She thinks her life is one big dump.
She’s at the end of her rope, the end of the line,
The moment is gone, she has no more time.
No one knows her deep depression,
Her life, her love, antagonizing obsession.
There’s nothing left, she feels no more.
She’s tired complete, vigorously wore.
No one realized the threat of her disease,
She’s crying hysterically, she can’t think straight,
Only she can determine her life, her fate.
All the pressures of life are making it hard,
Her mind goes blank, memories charred.
She struggles, she fights, she kicks, she screams,
It’s like her life was one big dream.
She just gives up, she doesn’t care,
She is beginning, beginning to tear.
No one loves her she is alone,
They tease, they taunt, she has no true home.
The girl remembers, she gets so mad,
The memories, the reminders, make her sad.
In a flash the girl is gone from the ledge,
And it was only because she was pushed to the edge.
Regardless, sadness was not a new feeling to me. One particular thing in this poem stands out to me – my reference to depression as a disease. Even at a young age, I was very accepting to the fact that mental illness is an actual illness. Also commendable is that I wasn’t afraid to write about it and submit it to a school-district wide competition where it would be published and where I would have to read it on stage if it was chosen as a winner. I’m not sure where these ideas came from; it could be how I was raised, the fact that I was an avid reader and read any novel I could get my hands on, or the people I came into contact with. The important thing that remains is that this idea of mental illness and depression is a constant for me.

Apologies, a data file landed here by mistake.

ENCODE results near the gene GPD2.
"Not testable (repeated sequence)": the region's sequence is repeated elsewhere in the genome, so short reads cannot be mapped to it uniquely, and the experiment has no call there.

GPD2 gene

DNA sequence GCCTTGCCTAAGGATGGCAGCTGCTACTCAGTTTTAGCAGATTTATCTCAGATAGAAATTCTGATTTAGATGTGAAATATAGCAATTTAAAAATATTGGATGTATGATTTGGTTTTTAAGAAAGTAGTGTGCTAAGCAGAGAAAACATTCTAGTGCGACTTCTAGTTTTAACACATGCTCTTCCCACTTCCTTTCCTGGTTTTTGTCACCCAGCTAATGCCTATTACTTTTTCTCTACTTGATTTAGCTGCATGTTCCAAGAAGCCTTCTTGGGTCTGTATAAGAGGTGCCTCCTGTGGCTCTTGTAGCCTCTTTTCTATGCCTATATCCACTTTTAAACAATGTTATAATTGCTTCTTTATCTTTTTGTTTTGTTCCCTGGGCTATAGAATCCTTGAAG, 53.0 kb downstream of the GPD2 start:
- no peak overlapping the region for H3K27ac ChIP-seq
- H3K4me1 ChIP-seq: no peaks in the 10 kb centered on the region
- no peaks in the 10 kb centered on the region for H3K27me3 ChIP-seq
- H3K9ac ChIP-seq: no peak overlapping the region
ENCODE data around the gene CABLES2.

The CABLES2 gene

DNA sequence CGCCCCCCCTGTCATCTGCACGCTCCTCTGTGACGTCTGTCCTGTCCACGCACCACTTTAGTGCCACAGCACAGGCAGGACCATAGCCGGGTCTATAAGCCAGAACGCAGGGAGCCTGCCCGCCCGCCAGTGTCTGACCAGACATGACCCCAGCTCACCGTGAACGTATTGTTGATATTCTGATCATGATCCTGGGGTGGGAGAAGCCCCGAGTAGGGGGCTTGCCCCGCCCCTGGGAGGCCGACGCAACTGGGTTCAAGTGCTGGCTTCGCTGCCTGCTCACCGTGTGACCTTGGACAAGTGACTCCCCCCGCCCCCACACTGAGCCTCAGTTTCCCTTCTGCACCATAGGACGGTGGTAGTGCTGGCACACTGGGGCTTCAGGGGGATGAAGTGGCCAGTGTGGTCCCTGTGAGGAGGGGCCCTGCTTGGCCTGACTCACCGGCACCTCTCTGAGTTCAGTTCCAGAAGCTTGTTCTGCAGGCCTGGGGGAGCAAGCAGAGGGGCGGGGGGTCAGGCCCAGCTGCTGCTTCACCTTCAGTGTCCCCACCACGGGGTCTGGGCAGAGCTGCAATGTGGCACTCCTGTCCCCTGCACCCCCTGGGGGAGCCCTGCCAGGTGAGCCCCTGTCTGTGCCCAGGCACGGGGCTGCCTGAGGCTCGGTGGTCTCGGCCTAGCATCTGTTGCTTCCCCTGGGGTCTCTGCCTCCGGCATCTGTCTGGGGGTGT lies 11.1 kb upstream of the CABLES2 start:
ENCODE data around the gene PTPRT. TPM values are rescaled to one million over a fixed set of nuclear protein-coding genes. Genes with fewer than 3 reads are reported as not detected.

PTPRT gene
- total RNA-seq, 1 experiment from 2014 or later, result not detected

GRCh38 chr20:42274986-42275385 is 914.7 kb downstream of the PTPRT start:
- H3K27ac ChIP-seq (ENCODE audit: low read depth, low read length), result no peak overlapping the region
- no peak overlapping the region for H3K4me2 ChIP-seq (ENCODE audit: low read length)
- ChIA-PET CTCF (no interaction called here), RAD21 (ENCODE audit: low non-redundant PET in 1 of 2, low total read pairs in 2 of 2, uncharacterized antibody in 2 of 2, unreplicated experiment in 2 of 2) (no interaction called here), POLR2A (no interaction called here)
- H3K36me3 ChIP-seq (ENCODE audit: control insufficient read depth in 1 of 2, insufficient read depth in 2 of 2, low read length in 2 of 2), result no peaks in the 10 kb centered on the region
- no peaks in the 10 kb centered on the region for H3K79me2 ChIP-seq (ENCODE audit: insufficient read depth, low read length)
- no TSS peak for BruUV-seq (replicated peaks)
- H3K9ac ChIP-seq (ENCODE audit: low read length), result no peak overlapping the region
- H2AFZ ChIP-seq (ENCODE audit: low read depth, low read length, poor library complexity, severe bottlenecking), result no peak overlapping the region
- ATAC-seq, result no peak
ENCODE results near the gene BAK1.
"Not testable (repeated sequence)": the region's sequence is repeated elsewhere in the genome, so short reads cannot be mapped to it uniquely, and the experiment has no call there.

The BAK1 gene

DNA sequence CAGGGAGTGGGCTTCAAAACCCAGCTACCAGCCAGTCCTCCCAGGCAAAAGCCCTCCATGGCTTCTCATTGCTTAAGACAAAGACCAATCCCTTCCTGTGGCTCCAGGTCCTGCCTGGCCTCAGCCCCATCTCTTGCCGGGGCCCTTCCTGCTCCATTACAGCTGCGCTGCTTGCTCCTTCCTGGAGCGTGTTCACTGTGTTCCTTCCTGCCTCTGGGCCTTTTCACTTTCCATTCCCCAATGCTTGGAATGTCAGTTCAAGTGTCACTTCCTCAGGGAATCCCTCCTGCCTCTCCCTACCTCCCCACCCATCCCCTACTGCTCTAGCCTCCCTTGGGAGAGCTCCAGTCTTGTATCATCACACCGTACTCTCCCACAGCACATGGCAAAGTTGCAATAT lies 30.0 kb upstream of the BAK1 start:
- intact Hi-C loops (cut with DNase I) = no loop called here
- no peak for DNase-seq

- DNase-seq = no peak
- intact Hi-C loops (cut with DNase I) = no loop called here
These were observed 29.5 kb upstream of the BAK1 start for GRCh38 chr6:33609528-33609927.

But the thing is, sadness did not just exist in middle school for me. It was not just puberty. I grew up, and I found that sadness was always close by. I felt inspired by sadness, loneliness; gut wrenching emotions of any type. When I was happy, I would sometimes will myself to be sad. Sometimes, I would get upset if I couldn’t cry. I felt like I was at my best when I was sad, especially creatively. Who wants to read about sunshine and rainbows, I asked myself? The real soul of humanity is in the exploration of love and loss, and pain and sorrow. Sometimes I have looked at "happy" people and thought of them as shallow and simple. Like they didn't push themselves enough to the brink of their emotional capability to fully embrace and appreciate life. Sometimes I wish I was a "happy"person. I have two dogs: one is dumb and happy, and one is troubled and sad. I feel a stronger connect with the troubled and sad one because she has seen a place that doesn't exists in the happy dog's world.
As an adult though, I don’t think I suffer from depression any more than the next person. I don’t ever feel like I am not good enough or don’t deserve happiness, which are common feelings Jeff has expressed feeling in his depression. I like sadness, I welcome sadness, I allow it to take residence inside of me because the feelings of low, lows allow me to feel high highs. And that ebb and flow has existed my whole life. As I write this, I can’t help but think of alcoholism and how sometimes I hear people say, “I was an alcoholic before I took my first drink.” I wonder if sometimes, when I feel so different from Jeff, if, looking back to middle school, we’re really not that different at all.
Want to read Jeff's side of the story? http://www.lifeimpaired.com/1/post/2014/01/the-d-word.html